This would have a direct impact on population dynamics of the great white shark and would also affect its evolutionary success in the future. “Studies of past and present nursery grounds and their response to temperature and paleo-oceanographic changes are essential to protect such ecological key species,” concluded Jürgen Kriwet.

Ancient Triassic woodlouse discovery in Dutch Winterswijk


Winterswijk quarry with reconstruction drawing of Gelrincola winterswijkensis.  © Photo: Herman Winkelhorst, drawing by Erik-Jan Bosch (Naturalis Biodiversity Center)

Gelrincola winterswijkensis, A: Light microscope photo. B: Fluorescence microscope photo. C: Interpretative drawing. © Mario Schädel & prof. dr. Joachim Haug, Bulletin of Geosciences

Translated from Utrecht University in the Netherlands today:

Oldest woodlouse in the Netherlands discovered in Winterswijk quarry

A fossil woodlouse from the Triassic age, aged between 247 and 242 million years, has been discovered in the Winterswijk quarry. Never before has such an old woodlouse fossil been found in the Netherlands. It also turns out to be a new species. The find is extra special because fossil woodlice are extremely rare: until recently only nine species from the Triassic were known worldwide. The special fossil can be admired from 8 June on in Naturalis Biodiversity Center.

Woodlice do not only live in dark places or under stones: about half of all woodlouse species live in the sea. This in itself is not remarkable since woodlice are closely related to crabs and lobsters. The Winterswijk woodlouse also lived in the sea. The researchers named the new species Gelrincola winterswijkensis after the fossil site.

Gelrincola means ‘inhabitant of Gelderland province’.

The first woodlice appeared about 300 million years ago, during the Carboniferous. There are not many remains as ancient as Gelrincola winterswijkensis. Only ten species of woodlice are known from before the Triassic. More woodlice species are known from the eras after the Triassic. Today, more than ten thousand species of these crustaceans live.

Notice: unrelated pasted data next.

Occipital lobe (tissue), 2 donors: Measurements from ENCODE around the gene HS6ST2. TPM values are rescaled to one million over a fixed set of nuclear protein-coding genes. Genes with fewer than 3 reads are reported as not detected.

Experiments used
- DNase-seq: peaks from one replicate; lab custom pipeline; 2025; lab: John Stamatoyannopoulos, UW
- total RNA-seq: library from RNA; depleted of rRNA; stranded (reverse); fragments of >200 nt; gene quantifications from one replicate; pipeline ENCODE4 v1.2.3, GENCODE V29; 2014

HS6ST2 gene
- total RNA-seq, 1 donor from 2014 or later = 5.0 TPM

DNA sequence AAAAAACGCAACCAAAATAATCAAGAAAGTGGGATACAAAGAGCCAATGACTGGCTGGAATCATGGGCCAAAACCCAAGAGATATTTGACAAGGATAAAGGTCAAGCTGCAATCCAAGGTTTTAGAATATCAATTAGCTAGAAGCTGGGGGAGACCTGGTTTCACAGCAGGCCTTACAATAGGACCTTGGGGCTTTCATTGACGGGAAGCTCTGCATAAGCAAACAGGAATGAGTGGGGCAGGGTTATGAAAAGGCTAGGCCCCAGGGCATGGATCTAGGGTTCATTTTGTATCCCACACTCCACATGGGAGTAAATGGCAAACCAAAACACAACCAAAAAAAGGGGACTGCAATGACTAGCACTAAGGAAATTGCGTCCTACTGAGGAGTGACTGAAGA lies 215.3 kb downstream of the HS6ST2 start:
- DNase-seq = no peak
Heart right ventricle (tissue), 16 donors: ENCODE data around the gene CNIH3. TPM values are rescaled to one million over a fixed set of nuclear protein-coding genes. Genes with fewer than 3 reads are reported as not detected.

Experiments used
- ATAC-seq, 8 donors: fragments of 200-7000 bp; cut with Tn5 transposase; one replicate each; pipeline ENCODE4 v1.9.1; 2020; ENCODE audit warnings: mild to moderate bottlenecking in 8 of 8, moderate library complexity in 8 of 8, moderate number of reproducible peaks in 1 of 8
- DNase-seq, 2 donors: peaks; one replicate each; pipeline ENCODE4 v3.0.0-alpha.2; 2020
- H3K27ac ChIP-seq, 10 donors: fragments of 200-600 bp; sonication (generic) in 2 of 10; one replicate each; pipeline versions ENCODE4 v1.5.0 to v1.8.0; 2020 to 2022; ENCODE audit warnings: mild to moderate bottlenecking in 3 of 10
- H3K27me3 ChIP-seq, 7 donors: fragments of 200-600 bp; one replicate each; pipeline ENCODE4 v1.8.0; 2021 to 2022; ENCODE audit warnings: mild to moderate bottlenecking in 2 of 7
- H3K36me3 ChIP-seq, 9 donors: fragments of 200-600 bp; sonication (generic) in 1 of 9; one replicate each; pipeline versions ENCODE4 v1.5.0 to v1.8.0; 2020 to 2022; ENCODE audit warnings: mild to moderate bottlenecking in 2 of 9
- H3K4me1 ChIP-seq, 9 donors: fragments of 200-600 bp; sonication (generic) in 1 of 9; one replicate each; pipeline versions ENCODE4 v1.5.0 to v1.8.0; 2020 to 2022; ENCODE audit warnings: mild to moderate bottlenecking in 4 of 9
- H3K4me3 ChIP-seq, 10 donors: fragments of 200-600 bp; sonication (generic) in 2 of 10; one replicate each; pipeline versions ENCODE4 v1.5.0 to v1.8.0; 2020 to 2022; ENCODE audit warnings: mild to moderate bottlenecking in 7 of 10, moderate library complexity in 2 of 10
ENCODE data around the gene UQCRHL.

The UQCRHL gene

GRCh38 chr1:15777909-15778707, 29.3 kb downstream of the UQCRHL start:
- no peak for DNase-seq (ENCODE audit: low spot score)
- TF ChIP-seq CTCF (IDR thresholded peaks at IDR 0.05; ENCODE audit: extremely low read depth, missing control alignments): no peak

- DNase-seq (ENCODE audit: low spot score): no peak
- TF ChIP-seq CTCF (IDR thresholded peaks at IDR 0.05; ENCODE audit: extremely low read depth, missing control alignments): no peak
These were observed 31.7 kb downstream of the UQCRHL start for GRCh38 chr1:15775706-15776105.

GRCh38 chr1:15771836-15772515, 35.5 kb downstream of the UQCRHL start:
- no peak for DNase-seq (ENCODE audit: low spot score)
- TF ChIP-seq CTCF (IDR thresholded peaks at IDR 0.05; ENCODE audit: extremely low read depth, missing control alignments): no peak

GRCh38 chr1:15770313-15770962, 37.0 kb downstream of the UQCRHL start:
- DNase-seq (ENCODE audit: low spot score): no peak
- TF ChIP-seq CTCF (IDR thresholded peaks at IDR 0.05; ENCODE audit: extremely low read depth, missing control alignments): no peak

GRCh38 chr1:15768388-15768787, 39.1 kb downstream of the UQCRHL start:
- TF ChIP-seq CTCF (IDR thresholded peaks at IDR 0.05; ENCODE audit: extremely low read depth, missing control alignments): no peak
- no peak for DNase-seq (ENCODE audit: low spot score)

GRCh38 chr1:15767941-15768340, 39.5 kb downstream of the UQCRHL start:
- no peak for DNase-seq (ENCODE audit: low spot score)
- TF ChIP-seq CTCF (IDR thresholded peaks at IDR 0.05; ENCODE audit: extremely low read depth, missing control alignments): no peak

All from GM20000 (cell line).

The Winterswijk animal originates from the middle Triassic, a period of 247 to 242 million years ago. Back then Winterswijk was located on the edge of a large inland sea, the so-called Muschelkalk Sea. Along the coast of this Muschelkalk Sea there were extensive tidal plains where many remains of animals have been preserved in the lime mud. In Winterswijk you will find fossils from the sea as well as remains of animals that lived on land.

This yields a wide variety of fossils, including marine reptiles (such as Nothosaurus), fish, seashells, snails, ammonites, lobsters, a horseshoe crab, plant remains, pollen grains, footprints of terrestrial reptiles, and even fossil insects. So now a marine woodlouse can be added to this fossil biodiversity. This creates an increasingly complete picture of the ecosystem of the time. …

In our country, rocks from that interesting period only occur in the Winterswijk quarry.

This summer Naturalis Biodiversity Center and Utrecht University will continue to search for fossils there. A new visitors centre will be built next to the quarry, where the most important fossils from the quarry will be exhibited.